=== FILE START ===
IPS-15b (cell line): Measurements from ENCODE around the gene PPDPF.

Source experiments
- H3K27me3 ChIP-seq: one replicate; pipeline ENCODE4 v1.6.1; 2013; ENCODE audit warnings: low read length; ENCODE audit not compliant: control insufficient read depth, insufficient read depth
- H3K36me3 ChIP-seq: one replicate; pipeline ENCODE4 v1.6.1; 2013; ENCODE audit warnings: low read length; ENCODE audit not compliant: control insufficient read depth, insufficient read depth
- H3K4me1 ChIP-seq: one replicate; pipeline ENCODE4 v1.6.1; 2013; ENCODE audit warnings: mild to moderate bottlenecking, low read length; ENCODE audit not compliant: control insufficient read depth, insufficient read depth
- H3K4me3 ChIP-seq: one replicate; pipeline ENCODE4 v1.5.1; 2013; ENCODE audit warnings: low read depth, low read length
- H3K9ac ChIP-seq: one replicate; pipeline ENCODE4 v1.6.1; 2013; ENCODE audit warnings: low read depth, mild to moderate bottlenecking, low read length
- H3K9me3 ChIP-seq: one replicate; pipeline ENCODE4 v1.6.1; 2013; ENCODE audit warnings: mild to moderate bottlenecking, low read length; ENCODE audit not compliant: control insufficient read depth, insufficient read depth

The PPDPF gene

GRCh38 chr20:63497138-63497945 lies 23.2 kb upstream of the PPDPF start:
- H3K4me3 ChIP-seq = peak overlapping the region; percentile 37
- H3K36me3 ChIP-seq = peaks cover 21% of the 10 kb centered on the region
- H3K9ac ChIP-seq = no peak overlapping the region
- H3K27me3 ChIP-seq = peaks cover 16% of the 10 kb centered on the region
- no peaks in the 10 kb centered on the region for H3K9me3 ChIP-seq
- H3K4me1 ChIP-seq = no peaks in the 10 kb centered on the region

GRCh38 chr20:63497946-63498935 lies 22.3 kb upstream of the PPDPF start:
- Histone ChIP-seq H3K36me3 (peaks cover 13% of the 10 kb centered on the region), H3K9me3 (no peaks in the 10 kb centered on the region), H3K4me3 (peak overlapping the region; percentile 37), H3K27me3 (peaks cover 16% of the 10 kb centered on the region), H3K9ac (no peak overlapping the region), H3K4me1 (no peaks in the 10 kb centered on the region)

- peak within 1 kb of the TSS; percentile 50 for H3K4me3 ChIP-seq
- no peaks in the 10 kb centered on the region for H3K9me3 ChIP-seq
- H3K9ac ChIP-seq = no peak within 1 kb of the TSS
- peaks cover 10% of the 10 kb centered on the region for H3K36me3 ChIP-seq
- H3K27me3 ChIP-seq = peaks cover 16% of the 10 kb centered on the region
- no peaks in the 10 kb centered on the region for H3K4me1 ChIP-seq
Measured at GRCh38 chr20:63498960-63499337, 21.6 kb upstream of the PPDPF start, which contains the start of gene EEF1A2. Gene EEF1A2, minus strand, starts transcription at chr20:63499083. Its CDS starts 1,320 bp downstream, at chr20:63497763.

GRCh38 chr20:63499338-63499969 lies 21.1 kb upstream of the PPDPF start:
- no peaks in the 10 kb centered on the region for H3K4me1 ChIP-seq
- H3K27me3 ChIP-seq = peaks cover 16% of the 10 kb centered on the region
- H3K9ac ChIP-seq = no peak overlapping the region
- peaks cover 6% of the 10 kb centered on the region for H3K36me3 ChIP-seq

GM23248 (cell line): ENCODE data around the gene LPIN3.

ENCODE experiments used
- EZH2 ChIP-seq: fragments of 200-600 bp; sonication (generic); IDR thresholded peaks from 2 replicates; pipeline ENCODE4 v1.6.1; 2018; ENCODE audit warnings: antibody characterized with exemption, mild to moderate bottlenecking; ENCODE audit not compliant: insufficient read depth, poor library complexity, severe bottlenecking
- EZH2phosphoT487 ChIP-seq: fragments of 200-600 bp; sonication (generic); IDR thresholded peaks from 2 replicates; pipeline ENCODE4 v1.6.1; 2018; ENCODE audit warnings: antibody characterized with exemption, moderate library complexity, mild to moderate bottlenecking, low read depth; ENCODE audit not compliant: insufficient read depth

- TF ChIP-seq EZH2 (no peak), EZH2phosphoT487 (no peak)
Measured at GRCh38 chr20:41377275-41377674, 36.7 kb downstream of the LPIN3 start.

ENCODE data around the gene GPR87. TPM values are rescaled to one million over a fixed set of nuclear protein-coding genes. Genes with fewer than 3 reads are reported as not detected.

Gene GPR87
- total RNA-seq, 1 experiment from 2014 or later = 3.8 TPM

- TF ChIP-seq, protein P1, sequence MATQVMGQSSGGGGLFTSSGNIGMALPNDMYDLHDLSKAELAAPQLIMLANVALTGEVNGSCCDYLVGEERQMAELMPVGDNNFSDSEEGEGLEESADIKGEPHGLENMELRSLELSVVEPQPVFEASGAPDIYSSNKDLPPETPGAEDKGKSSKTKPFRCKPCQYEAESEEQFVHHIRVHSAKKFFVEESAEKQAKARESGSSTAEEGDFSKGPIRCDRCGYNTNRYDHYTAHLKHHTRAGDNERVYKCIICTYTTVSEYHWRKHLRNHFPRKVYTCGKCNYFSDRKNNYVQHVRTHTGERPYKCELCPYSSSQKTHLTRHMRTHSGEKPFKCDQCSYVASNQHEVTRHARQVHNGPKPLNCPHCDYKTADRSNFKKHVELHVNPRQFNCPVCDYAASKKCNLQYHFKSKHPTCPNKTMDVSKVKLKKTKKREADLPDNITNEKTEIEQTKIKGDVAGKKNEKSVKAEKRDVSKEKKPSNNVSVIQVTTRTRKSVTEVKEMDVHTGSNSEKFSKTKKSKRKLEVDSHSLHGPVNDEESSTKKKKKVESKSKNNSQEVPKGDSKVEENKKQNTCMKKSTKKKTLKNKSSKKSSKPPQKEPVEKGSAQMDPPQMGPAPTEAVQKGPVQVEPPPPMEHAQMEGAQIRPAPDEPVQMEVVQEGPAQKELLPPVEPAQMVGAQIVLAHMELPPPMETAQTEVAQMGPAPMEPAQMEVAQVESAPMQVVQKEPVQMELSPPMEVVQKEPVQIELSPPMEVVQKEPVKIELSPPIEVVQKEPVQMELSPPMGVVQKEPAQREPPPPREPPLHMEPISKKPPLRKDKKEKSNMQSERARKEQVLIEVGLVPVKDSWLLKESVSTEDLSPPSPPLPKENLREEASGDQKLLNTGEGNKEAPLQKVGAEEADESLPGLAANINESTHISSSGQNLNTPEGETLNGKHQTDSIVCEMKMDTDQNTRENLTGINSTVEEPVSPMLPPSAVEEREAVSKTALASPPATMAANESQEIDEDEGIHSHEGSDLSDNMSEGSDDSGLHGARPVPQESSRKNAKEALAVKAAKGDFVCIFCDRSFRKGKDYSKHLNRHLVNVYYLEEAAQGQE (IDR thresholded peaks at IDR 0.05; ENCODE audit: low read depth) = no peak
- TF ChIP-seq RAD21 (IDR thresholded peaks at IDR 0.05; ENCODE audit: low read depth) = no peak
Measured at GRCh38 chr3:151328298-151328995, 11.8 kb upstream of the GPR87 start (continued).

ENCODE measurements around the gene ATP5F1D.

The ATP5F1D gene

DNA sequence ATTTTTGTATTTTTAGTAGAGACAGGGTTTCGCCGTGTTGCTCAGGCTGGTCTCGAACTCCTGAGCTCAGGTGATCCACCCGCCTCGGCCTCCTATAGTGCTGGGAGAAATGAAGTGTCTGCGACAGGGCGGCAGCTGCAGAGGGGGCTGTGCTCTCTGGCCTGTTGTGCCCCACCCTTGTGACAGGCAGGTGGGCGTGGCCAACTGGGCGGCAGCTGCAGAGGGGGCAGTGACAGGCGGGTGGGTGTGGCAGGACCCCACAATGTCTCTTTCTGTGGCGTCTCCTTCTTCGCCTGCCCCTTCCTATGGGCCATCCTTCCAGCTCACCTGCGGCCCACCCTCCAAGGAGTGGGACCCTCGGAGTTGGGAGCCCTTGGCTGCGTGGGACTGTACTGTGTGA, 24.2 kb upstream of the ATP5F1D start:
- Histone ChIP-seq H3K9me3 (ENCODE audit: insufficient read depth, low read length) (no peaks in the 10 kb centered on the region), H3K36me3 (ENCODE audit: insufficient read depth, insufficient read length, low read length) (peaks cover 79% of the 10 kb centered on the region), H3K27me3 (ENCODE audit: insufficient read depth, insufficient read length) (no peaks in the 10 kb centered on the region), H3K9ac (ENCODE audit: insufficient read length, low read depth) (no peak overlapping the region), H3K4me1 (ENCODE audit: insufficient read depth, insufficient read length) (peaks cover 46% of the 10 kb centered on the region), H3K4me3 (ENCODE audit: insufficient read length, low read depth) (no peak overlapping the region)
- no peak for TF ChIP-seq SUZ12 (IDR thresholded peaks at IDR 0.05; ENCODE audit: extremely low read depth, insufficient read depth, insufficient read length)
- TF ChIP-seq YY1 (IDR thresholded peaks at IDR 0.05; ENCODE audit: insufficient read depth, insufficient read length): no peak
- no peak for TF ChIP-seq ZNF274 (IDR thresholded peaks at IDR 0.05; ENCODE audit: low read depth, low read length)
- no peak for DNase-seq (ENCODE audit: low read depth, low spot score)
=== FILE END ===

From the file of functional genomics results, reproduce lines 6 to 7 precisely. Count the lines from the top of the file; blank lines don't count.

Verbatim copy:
- H3K4me3 ChIP-seq: one replicate; pipeline ENCODE4 v1.5.1; 2013; ENCODE audit warnings: low read depth, low read length
- H3K9ac ChIP-seq: one replicate; pipeline ENCODE4 v1.6.1; 2013; ENCODE audit warnings: low read depth, mild to moderate bottlenecking, low read length